$6M pediatric Medicaid fraud scam ends in lengthy prison term

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A dental operator at a pediatric clinic in Texas who pleaded guilty to orchestrating a $6 million Medicaid fraud and bribery scheme has been sentenced to 10 years in federal prison, according to the U.S. Department of Justice.

Gene Gaviola, 68, who operated Floss Family Dental Care in Houston, also must serve three years of supervised release immediately following his prison term and pay more than $4.9 million in restitution to Medicaid. Additionally, Gaviola must pay a personal judgment of more than $2.9 million, according to a press release dated June 25 from the U.S. Attorney’s Office, Southern District of Texas.

During the sentencing, Chief U.S. District Judge Randy Crane emphasized that Gaviola had failed to try to pay back restitution despite having $2 million in assets stashed away in the Philippines, according to the release.

In January 2024, Gaviola, 68, pleaded guilty to conspiracy to commit healthcare fraud, five counts of substantive healthcare fraud, three counts of payment of kickbacks, six counts of money laundering, and five counts of conspiracy to pay and receive kickbacks.

Gaviola admitted to submitting fake claims to Medicaid for reimbursement of pediatric dental services, including cavity fillings, that were provided between 2018 to April 2021.

In addition, he admitted to employing an unlicensed person, his son, to treat children, operating the practice with no dentists, and paying kickbacks to marketers and caregivers of Medicaid-insured children to bring them to Floss for dental services. Finally, Gaviola admitted to laundering more than $100,000 in Medicaid funds from the Floss bank account to his own bank account.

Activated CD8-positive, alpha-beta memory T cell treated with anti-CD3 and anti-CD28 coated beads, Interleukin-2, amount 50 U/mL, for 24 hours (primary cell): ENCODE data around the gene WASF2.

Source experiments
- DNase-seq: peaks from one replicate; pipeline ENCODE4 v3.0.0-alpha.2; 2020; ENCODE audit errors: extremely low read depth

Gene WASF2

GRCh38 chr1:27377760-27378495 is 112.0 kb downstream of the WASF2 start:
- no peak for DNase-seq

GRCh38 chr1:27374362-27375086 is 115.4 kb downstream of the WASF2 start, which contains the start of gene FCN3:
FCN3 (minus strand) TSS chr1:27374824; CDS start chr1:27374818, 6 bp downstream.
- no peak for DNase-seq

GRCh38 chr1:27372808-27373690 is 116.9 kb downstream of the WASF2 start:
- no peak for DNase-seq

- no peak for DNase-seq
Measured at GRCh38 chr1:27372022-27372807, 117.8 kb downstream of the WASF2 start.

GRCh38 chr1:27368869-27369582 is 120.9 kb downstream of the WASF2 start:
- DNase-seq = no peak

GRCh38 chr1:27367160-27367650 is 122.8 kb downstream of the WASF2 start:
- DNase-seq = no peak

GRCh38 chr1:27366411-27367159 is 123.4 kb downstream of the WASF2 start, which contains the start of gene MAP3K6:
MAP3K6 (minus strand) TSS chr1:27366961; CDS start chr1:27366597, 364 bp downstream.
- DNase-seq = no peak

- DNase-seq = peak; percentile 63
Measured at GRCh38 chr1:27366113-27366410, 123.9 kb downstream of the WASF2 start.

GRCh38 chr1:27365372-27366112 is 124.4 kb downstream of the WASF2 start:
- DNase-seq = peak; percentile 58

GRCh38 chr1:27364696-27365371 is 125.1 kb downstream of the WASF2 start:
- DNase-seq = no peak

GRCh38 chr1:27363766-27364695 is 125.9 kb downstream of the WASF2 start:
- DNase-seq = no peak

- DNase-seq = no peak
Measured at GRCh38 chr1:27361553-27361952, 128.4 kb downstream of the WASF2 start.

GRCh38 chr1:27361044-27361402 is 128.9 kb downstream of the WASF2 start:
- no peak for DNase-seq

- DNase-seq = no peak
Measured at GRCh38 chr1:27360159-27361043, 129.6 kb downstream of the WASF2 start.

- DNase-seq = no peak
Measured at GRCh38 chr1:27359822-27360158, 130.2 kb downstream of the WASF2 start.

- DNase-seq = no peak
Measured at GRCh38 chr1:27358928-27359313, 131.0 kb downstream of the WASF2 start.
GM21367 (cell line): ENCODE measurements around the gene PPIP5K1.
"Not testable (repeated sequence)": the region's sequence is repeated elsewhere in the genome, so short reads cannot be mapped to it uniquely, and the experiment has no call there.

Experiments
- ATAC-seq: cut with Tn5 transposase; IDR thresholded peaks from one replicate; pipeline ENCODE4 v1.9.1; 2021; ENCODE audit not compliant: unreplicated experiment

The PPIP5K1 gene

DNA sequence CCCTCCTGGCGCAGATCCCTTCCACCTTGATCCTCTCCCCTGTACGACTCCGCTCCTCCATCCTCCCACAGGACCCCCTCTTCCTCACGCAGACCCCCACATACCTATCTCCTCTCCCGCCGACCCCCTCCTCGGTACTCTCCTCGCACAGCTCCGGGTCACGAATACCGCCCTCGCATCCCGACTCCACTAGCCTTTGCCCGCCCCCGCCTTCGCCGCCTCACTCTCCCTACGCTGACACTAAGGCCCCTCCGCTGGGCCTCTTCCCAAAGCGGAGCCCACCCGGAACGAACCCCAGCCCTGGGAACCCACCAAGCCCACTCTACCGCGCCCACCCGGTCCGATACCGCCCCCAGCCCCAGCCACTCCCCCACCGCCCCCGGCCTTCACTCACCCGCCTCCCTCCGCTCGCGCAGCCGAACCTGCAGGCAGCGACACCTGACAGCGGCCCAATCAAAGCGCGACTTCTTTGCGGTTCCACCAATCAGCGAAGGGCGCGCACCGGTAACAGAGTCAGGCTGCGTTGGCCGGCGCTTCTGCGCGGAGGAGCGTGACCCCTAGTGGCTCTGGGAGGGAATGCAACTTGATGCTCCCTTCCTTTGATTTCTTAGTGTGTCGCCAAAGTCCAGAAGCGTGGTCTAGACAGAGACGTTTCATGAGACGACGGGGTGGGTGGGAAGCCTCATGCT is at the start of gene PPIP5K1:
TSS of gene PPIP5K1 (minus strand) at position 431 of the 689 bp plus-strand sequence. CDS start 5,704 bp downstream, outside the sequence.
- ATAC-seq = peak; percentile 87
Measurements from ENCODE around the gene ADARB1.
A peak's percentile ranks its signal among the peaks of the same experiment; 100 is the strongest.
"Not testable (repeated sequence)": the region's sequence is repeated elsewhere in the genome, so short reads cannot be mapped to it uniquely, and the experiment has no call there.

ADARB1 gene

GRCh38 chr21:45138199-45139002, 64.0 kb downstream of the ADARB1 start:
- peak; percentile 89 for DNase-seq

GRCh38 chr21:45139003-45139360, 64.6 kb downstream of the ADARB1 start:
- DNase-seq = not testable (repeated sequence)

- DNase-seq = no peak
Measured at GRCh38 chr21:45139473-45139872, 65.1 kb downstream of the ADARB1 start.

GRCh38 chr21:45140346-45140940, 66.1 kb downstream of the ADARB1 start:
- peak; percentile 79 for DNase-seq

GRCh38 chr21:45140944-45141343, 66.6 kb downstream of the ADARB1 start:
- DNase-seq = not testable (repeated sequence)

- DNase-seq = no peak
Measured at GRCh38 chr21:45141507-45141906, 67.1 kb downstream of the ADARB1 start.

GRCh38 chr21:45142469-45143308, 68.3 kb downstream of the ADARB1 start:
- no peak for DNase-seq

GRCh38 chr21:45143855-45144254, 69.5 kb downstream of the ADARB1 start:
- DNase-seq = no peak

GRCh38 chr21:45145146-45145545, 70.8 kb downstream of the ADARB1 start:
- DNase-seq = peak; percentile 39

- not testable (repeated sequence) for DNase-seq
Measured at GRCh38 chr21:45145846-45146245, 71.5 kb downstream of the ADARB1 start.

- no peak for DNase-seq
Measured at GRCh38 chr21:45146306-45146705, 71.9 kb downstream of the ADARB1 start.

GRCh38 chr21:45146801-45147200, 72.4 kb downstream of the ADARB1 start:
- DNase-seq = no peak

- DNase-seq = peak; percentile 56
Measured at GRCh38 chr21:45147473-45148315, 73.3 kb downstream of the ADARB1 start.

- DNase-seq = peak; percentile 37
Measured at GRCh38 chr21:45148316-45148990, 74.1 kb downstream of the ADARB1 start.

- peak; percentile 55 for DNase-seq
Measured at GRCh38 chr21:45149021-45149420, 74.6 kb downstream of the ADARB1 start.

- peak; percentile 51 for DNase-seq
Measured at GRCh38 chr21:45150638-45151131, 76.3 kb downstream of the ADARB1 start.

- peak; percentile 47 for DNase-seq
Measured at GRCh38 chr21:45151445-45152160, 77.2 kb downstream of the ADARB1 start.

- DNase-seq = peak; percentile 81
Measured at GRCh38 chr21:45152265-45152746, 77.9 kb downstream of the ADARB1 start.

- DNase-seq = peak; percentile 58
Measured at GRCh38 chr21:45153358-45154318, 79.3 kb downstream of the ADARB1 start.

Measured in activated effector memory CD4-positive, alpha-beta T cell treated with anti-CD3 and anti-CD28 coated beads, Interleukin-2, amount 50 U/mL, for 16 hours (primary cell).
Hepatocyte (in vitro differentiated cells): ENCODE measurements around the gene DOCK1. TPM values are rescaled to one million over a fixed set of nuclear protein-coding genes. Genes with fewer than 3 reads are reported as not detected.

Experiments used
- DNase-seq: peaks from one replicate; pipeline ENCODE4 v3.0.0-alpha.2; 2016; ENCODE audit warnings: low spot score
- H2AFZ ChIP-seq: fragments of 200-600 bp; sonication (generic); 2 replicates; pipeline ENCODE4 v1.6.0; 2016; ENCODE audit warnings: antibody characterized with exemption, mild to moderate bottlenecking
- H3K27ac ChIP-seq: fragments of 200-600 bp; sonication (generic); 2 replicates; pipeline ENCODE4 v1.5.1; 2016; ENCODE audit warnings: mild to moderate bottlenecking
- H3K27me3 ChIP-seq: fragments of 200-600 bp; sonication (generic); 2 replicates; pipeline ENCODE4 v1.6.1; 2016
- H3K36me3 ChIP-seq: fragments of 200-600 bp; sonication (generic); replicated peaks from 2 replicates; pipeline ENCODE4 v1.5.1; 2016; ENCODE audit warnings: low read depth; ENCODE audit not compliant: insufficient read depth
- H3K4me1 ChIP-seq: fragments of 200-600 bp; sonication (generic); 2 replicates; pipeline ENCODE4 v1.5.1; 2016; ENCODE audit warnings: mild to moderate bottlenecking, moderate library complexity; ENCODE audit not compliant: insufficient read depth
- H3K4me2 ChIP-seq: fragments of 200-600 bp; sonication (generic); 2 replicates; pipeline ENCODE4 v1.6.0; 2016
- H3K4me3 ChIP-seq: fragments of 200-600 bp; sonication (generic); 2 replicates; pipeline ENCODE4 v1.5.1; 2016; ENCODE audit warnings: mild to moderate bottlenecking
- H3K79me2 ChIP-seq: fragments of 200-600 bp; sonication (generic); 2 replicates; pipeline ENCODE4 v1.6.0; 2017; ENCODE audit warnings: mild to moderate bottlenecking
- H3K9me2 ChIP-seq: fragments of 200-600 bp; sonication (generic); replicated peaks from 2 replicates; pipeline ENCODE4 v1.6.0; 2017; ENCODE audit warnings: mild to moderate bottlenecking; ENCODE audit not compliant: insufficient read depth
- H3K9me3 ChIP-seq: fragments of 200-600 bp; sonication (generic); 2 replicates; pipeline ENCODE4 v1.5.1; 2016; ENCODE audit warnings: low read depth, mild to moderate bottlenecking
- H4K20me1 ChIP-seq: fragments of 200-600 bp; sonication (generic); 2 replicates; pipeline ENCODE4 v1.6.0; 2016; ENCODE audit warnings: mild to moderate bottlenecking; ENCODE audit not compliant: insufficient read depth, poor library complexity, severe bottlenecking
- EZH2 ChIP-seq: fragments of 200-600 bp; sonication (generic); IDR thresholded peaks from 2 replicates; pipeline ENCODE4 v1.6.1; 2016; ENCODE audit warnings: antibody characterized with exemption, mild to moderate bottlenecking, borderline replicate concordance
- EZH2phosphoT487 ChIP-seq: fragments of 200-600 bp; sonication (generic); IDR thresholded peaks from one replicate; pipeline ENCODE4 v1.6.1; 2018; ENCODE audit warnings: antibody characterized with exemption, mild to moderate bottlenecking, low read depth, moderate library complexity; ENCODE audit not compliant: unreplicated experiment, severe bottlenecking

After deliberating for one hour following a three-day jury trial in February 2024, U.S. jurors convicted Ifeanyi Ozoh, 54, Floss’ manager, for his role in the scheme. Ozoh was found guilty of one count of conspiracy to pay and receive healthcare kickbacks and two counts of payment of kickbacks to marketers.

During the trial, jurors heard testimony that Ozoh paid marketers between $20 and $100 for each Medicaid-insured child referred to Floss. Marketers testified that Ozoh slipped them cash secretly, sometimes leaving their illegal kickbacks on top of a vending machine located down the hall from the clinic. In total, Ozoh reportedly paid out about $163,000 in bribes. Ozoh was reportedly cautioned that it was illegal to pay marketers. Medicaid prohibits the payment of kickbacks for referrals of medical services.

In April 2024, another co-conspirator and ex-manager at Floss, Mia Diaz, 48, of Cleveland, was sentenced to 21 months in jail followed by three years of supervised release, according to the release.

Another former Floss manager, Christian Agno Aquino, 42, is awaiting trial. He was charged with conspiracy to pay and receive kickbacks, healthcare fraud, and conspiracy to commit healthcare fraud for his role in the scam. Aquino’s charges were filed almost a year after Ozoh and Gaviola were charged.

From 2020 to 2021, Floss billed Medicaid about $6.9 million. Floss received about $4.9 million on those claims, most of which were predicated on kickbacks paid to marketers and for dental services that were not provided.

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